Agronomy Content

TruFlex™ - How to handle spray season hangups
Where to Buy
Find a Seed Company
Follow A Field
Follow Us on Twitter


Follow Us

TruFlex™ - How to handle spray season hangups

Jul 03, 2019

Seven tips for successfully managing spraying season

While technological advancements have made many aspects of spraying easier, farmers still need to prepare and plan to be effective and safe. And if bad weather or equipment breakdowns occur, that preparation becomes even more important.

Tractor on field spraying the crops.


To stay one step ahead this spray season, here are seven helpful tips to include in your plan:

1. Set aside time to properly clean and calibrate your equipment

Cleaning sprayer tanks, nozzles, hoses and end caps with rinse water and cleaner is a must. Just a small amount of residual chemical can cause a lot of trouble.

Because tank mixing herbicides is becoming more and more common on Canadian farms, proper tank clean-out is more important than ever. Petroleum-based herbicides or adjuvants may trap Group 2 herbicides on polyethylene tank walls when mixed together. These Group 2 residues dissolve into the tank-mix solution when water is added, which may injure non-Group 2 canola if it’s sprayed next. For example, as little as 0.18 litres of a Group 2 herbicide left in the spray tank can adversely impact the health of your non-Group 2 canola.

Research from Iowa State University recommends allowing 15 minutes of agitation for each tank rinse and at least one minute for lines and other plumbing during each spray rinse.

Properly calibrating your sprayer is also worth the investment of time and can ensure you’re maximizing your crop protection inputs.

2. Read the label

This might sound obvious, but simply reading the label carefully can save you a ton of headaches. Even if you’ve applied the same product in years past, labels do change and it’s your responsibility to know the correct way to mix and apply that product.

Not only is reading the label a sound farm stewardship practice, it will also save you time and money in the long run.

3. Mix chemicals carefully...or ask an expert to help

According to, a website dedicated to sharing best practices in agricultural spraying, proper mixing begins with filling the spray tank with at least half the water you intend to use. Then, with the agitation activated, materials should be added in the following order:

  1. Wettable powders, flowable
  2. Agitate, anti-flowing compounds, buffers
  3. Microcapsule suspension
  4. Liquid and soluble
  5. Emulsifiable concentrates 
  6. High load glyphosate
  7. Surfactants

Once all the materials are present, the remaining water can then be added to the spray tank.

Because of the unique nature of mixing chemicals, even if you follow the order exactly, the most important step is to allow chemicals the time to dissolve and mix properly – usually a 10 to 15 minute process.

While we’re often looking to do things faster on the farm, mixing chemicals is one area that demands our attention. And if you’re unsure about anything, make sure to ask your local agronomist or crop input dealer for assistance.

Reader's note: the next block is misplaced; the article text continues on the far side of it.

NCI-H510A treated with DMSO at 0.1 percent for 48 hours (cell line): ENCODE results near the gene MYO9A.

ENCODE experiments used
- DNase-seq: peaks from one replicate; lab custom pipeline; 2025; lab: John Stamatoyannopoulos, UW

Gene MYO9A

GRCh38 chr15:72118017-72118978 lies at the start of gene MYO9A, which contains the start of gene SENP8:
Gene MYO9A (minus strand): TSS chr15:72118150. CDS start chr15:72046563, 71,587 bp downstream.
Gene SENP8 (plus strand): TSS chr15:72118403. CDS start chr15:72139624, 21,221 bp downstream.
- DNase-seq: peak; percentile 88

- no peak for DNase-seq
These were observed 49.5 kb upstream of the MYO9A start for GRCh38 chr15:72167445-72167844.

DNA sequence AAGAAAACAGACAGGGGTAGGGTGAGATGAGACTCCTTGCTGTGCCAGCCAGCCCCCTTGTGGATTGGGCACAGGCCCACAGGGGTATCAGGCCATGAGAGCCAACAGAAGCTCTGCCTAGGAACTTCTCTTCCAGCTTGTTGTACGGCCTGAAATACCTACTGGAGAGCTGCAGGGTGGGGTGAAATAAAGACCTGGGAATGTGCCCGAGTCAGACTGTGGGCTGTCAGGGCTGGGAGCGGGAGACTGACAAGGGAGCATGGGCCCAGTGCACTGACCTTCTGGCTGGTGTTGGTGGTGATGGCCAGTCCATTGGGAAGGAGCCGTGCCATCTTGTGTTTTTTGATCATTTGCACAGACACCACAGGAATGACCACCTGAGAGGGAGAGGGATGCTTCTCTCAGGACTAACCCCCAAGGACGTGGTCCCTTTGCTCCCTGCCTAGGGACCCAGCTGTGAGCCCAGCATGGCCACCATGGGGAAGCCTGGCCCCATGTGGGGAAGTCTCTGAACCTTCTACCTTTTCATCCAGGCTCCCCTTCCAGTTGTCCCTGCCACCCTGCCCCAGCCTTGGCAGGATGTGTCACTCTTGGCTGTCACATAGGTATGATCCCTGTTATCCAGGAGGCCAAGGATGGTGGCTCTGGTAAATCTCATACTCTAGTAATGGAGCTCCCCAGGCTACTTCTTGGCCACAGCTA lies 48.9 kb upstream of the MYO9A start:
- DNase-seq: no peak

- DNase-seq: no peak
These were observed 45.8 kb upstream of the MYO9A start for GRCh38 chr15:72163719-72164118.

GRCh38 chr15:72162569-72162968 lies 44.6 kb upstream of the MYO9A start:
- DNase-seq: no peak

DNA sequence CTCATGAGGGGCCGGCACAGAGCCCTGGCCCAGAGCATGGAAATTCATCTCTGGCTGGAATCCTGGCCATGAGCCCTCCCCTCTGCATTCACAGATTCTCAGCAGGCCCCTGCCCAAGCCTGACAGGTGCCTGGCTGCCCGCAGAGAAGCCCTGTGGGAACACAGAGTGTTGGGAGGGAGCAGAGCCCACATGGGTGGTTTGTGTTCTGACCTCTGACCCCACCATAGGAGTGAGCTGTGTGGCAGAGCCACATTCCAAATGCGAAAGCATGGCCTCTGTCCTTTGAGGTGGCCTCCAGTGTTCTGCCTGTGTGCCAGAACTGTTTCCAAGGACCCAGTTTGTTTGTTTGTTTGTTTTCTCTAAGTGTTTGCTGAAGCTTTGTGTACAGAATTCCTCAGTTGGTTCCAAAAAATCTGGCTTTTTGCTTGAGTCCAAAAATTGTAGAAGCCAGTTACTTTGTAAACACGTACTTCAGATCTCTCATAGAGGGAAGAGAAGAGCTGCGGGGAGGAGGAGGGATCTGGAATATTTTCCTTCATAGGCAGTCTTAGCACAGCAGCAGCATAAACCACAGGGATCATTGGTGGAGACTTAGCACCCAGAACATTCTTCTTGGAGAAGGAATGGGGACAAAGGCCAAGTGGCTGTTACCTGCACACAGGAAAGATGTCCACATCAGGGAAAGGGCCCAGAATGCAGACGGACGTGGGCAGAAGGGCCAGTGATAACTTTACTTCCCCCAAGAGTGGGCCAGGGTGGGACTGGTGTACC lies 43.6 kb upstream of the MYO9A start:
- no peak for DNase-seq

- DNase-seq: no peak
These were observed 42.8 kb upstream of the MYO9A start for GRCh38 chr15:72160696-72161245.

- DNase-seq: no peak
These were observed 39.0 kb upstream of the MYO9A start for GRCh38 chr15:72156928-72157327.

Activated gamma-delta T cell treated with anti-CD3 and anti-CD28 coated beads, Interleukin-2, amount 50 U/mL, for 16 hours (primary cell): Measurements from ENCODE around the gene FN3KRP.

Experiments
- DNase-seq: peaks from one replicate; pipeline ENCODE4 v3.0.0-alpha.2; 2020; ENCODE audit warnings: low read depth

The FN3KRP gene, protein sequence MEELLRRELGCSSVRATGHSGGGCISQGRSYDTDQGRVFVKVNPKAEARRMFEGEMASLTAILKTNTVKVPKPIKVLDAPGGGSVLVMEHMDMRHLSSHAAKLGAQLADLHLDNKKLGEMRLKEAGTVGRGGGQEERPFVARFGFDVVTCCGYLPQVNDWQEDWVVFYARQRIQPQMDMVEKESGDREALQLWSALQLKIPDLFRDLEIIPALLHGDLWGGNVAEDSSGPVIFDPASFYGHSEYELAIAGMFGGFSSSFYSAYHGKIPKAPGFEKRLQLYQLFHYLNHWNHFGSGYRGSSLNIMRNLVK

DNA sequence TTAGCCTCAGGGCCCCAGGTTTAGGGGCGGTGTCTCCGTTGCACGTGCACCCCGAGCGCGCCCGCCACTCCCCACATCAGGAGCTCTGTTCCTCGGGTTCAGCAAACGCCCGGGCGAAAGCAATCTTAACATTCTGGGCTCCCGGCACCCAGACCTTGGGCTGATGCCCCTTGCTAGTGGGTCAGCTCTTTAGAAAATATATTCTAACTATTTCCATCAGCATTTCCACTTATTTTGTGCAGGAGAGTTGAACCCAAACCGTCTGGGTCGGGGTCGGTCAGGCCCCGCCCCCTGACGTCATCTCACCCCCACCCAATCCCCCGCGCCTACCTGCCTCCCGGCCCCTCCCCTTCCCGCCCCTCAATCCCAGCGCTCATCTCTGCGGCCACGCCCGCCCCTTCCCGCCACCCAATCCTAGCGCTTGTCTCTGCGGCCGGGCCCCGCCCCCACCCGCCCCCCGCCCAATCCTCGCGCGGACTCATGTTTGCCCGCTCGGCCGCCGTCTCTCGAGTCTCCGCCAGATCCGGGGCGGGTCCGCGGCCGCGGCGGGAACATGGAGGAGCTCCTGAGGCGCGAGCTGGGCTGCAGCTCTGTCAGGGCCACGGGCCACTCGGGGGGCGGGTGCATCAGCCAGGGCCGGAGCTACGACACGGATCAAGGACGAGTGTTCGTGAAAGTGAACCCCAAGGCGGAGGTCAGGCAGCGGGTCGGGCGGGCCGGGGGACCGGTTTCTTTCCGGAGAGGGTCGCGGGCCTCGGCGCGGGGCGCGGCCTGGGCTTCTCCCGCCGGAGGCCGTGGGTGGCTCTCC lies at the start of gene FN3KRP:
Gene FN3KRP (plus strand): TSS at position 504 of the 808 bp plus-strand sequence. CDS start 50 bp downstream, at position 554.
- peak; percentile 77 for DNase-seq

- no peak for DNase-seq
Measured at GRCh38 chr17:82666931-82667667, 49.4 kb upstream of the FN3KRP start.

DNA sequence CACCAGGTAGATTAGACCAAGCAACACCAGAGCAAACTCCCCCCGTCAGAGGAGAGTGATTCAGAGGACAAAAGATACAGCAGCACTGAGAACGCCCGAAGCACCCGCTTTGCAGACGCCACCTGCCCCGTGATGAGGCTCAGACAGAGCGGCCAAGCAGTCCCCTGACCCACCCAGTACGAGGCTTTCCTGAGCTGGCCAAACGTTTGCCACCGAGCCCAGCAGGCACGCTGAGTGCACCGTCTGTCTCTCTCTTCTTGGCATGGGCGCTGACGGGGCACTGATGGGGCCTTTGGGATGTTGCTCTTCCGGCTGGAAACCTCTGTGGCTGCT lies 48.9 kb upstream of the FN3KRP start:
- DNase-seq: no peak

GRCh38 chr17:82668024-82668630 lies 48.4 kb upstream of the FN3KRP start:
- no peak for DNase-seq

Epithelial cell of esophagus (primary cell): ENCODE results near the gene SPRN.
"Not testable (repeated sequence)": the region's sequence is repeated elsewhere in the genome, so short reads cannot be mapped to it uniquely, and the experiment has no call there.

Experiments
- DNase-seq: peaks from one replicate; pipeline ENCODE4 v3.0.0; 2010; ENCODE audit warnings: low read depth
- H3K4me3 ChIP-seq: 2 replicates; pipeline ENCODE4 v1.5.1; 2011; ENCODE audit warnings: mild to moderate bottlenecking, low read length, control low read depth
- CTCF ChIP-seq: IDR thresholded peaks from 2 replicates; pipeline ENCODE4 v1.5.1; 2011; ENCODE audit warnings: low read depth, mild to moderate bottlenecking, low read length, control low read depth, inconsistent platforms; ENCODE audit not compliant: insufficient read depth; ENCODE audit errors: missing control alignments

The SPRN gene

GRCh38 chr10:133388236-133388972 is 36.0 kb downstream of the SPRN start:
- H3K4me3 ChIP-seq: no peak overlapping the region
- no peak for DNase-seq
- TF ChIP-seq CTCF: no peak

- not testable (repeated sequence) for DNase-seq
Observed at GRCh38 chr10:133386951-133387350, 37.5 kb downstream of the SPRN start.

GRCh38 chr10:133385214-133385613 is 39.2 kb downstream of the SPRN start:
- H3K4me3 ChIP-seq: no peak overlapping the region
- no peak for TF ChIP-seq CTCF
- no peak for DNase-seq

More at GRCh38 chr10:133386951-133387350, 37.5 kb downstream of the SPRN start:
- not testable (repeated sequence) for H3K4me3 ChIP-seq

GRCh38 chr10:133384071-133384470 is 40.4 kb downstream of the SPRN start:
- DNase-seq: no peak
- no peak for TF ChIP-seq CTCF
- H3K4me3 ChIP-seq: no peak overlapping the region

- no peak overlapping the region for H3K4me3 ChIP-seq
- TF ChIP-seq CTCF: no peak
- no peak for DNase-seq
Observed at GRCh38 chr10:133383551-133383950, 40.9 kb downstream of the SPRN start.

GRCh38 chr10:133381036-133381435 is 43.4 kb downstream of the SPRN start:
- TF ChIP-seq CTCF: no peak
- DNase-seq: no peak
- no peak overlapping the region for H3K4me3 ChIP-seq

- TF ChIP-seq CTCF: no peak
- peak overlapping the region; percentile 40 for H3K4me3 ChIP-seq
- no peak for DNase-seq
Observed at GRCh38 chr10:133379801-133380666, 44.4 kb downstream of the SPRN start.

4. Don’t spray during inversions

According to the National Oceanic and Atmospheric Administration (NOAA), temperature inversions commonly occur when the air near the ground cools at night and fog forms. In addition, calm winds and clear skies increase the likelihood of inversions occurring.

During inversions, gases trapped near the surface can’t mix with the warmer air, which causes gas to hover near the ground and not reach the intended target – which is not a very efficient use of your time or product. Best practice dictates that a steady, gentle wind offers the best condition for spraying. Inversion testers and wind speed meters can be helpful tools to add to your arsenal.

5. Slow down

Resist the temptation from stepping on the gas to complete your spraying faster. Even a half-kilometre per hour speed reduction can improve coverage by:

  • enhancing your boom height control and spending more time spraying over each plant
  • lowering spray pressures at lower speeds and creating larger droplets and fewer fine droplets; and
  • producing less of your own wind keeping the spray more uniform, so more small droplets get pushed down to the target.

6. Use protective equipment

Spray season can be a dangerous time on a farm if you’re in a hurry. You can make it a lot safer by wearing some simple, protective equipment. Gloves, long sleeve shirts and protective eyewear can prevent skin contact while mixing or transporting chemicals.

If you’re not sure how to protect yourself, the label will often include any safety equipment you should be using or wearing.

7. Know your application windows

The product label will tell you when application needs to occur to be most effective. If you’re using the TruFlex™ canola with Roundup Ready® Technology system, you’ll get up to 10 to 14 more spray days compared to our current technology using Roundup WeatherMAX® herbicide.

TruFlex™ canola enables an application window that extends past the six-leaf stage all the way to the first flower* when applying sequential rates of 0.67 L/ac. This wider window of application adds flexibility into your spray plans in case you’re delayed by bad weather or a breakdown.

While successfully navigating a spray season is never easy, implementing a sound strategy can remove some of the unpredictability and ensure your growing season starts strong.


To learn more about canola’s next generation, visit


*First flower is when 50% of the plants in the field have no more than one flower.